4. Always fish with others. Safety in numbers speaks a lot and will prevent a potential creep from considering an attack. Though this will not prevent the ever-popular Smash and Grab that goes on in many parking lots and fishing pullouts. Always look at the ground for broken window glass that can be indicative of prior robberies.

5. Know exactly where you are when you arrive. Check your GPS for coordinates. This will come in handy if you need to call 911 and are needed to be located.

6. When you arrive at the parking lot or pullout be aware - be situationally aware at all times. Take a moment in your car to feel your surroundings before you jump out and start putting your gear together. Take pictures of other cars in the parking lot, remember details, faces, landmarks, and identifying signs, markers, or flora. Sometimes we can get into a zen-like trance focusing more on our imminent fishing experience than the potential danger that might be there. If you don't feel safe, don't stay. Trust your intuition.

7. Have a plan. Park your car in a way that you can easily exit the area. If the lot is lit, park under the lights. If arriving at a new fishing spot, scan for the path or trail that leads to the water and make sure you plan an entrance and exit strategy to and from the water.

8. Have your pepper spray, knife, gun, or whistle ready in your hand and ready to use. Ahead of time, practice the muscle memory of pulling your gun, spraying bear spray in someone's face, unsheathing and opening your knife, or practice implementing whatever form of protection you use. Practice Practice Practice so that when in an emergency situation your training takes over. Also, understand your abilities and knowledge of the protection you choose. Take a class before you take your firearm into the wilds, know what you're doing and how to do it. You might be vulnerable during that time we are putting our waders on, setting up our rods, and a potential attacker may take advantage of that.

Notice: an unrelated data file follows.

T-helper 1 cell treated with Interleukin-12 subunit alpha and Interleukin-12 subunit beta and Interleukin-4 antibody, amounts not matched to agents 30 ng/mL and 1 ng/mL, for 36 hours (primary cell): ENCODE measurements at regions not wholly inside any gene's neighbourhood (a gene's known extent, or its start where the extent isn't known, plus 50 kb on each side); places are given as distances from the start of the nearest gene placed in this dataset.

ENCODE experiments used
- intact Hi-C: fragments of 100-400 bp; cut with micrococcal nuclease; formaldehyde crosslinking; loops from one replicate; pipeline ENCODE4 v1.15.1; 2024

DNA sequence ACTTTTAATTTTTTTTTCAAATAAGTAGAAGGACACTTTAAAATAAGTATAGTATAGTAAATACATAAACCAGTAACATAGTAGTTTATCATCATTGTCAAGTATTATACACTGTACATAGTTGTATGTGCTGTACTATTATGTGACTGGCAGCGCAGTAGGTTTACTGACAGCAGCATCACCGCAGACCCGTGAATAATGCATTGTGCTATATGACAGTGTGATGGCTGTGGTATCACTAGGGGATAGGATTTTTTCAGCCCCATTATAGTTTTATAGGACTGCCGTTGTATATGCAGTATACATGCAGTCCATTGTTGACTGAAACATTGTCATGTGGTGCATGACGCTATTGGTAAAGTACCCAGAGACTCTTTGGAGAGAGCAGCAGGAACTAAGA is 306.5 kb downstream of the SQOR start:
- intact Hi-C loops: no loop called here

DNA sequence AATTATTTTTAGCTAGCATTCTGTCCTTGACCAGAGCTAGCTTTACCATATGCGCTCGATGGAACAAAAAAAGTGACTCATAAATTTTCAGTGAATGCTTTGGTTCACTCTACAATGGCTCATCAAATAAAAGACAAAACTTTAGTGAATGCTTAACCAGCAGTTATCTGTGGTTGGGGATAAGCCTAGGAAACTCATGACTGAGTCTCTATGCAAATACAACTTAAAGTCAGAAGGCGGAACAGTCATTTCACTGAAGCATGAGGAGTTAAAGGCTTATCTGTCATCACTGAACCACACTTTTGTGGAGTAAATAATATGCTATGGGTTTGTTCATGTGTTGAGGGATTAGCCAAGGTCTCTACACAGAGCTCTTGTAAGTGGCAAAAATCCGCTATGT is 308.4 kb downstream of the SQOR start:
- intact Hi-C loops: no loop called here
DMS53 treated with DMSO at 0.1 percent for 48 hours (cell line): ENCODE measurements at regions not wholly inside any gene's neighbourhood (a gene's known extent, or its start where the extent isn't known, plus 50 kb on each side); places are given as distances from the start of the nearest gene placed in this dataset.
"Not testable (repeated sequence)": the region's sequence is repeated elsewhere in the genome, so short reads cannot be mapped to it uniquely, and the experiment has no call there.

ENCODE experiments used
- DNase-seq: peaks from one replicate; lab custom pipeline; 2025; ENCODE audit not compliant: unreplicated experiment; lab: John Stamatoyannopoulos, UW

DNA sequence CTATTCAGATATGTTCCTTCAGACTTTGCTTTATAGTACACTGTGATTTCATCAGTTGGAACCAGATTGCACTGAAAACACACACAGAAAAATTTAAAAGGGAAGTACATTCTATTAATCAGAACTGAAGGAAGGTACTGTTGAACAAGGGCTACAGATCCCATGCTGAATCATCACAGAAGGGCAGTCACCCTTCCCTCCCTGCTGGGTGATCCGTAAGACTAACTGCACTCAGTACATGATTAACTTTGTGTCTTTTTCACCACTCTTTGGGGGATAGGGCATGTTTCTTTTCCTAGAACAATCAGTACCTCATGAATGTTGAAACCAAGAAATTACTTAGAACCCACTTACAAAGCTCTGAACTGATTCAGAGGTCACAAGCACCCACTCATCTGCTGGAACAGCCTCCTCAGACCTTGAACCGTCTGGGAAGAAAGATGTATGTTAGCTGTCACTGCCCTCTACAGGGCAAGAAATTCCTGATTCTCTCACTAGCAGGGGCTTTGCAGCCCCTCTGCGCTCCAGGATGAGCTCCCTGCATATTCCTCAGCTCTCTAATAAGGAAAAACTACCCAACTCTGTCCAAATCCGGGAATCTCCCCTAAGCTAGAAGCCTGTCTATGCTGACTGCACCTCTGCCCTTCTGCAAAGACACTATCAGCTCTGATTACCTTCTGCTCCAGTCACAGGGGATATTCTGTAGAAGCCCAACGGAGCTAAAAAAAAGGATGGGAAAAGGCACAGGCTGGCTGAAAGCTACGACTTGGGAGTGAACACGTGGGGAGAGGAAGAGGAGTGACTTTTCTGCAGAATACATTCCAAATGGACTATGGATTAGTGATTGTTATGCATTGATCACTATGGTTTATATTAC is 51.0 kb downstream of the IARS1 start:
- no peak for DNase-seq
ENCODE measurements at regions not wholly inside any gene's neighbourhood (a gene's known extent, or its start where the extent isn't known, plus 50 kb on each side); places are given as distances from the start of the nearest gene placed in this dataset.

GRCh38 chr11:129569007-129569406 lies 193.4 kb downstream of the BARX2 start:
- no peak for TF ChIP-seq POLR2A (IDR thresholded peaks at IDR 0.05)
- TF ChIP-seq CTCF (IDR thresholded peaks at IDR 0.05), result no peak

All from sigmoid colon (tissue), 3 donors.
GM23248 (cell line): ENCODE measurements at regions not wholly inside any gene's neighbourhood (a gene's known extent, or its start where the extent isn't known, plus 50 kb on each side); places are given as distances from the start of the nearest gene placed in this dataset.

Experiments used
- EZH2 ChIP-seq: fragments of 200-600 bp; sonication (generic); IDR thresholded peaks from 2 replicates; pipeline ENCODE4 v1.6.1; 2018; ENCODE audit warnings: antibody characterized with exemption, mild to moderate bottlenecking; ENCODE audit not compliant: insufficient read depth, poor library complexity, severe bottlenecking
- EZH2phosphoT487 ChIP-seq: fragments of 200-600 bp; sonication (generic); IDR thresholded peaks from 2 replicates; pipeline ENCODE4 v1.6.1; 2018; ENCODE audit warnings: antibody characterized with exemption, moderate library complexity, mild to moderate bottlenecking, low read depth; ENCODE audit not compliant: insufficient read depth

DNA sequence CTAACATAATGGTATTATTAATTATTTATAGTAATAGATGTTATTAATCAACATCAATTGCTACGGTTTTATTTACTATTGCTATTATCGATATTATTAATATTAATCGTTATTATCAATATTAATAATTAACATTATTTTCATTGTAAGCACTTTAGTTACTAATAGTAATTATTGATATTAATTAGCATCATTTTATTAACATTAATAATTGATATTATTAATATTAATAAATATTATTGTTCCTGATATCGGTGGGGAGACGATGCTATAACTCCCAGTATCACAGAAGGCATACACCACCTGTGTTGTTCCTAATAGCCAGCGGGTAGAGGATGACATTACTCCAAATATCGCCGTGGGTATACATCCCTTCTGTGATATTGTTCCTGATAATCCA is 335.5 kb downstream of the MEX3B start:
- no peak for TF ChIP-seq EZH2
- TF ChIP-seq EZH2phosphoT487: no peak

9. If you are attacked, harassed, or feel frightened in a situation, try to keep calm. Get to a safe place, preferably your car, lock all doors, and call 911 immediately. You must be prepared to make a statement with 911 and you need to keep as calm as possible so the responders can help you.

10. As you travel to the water, keep alert and aware. The same goes for once you get down to the water. Check upriver, downriver, scan for anyone else in the vicinity and note their location versus yours. The roar of a river can make you more vulnerable if someone nears you from behind. Look over your shoulder, to the left and right, periodically.

11. Know the location of the others you are fishing with. Don't go around the bend where your friends and fellow fishers can't see you. Wave to your fishing partners so they know you are aware of where they are.


I hope to expand on more Safety Tips in the near future but here is a good start. I intend on joining WFFC by the end of the week. I'd love to get a copy of the article you publish that took place on the river I love the most, the Stillaguamish.

The article I wrote will be published next month.
 

DrHare

The Coho King
Unfortunately I think it's pretty much up to us. First of all keep reporting these incidents on FFF and file a police report as well as contacting the WDFW or whichever public lands management (Snohomish County Parks & Rec in this case).
@Zoomer sent some great advice to me via email, here's what she wrote:

I think if you re-read my original post you will find the chrono of the details there. While I am not pleased with the response (lack of) from Snohomish County Sherriff Office and Deputy Westick and Deputy Friestat. I did find more interest with Ranger Wheeler at Snohomish County Parks and Recreation. The Parks and Recreation own the land at C-Post in conjunction with DNR as part of the Oso Slide Memorial. I also was in contact with Officer Peters with WDFW but she is spread so thin that I doubt she can investigate much.

Anyways, thanks for getting the word out there. The more people know this is happening may save someone else from getting scared or injured. My worry is the guys might elevate their bullying and somebody WILL get hurt.

Here are some recommendations for Safety Tips I've compiled that I hope will be helpful to other anglers fishing on Public Lands. I am working with United Women on the Fly on a Safety Segment they hope to post later this month.

1. When departing on your fishing journey, make sure your gas tank is full, especially if you are going to a remote area. Check that your spare tire is full of air. Carry with you emergency supplies like flares and flashlights as well as the obvious car maintenance items.

2. Make sure your phone is fully charged. Check your cell service and reconsider moving from an area without service to an area with service.

3. Make sure a trusted person knows where you are going and has all your credentials including your License plate and vehicle description.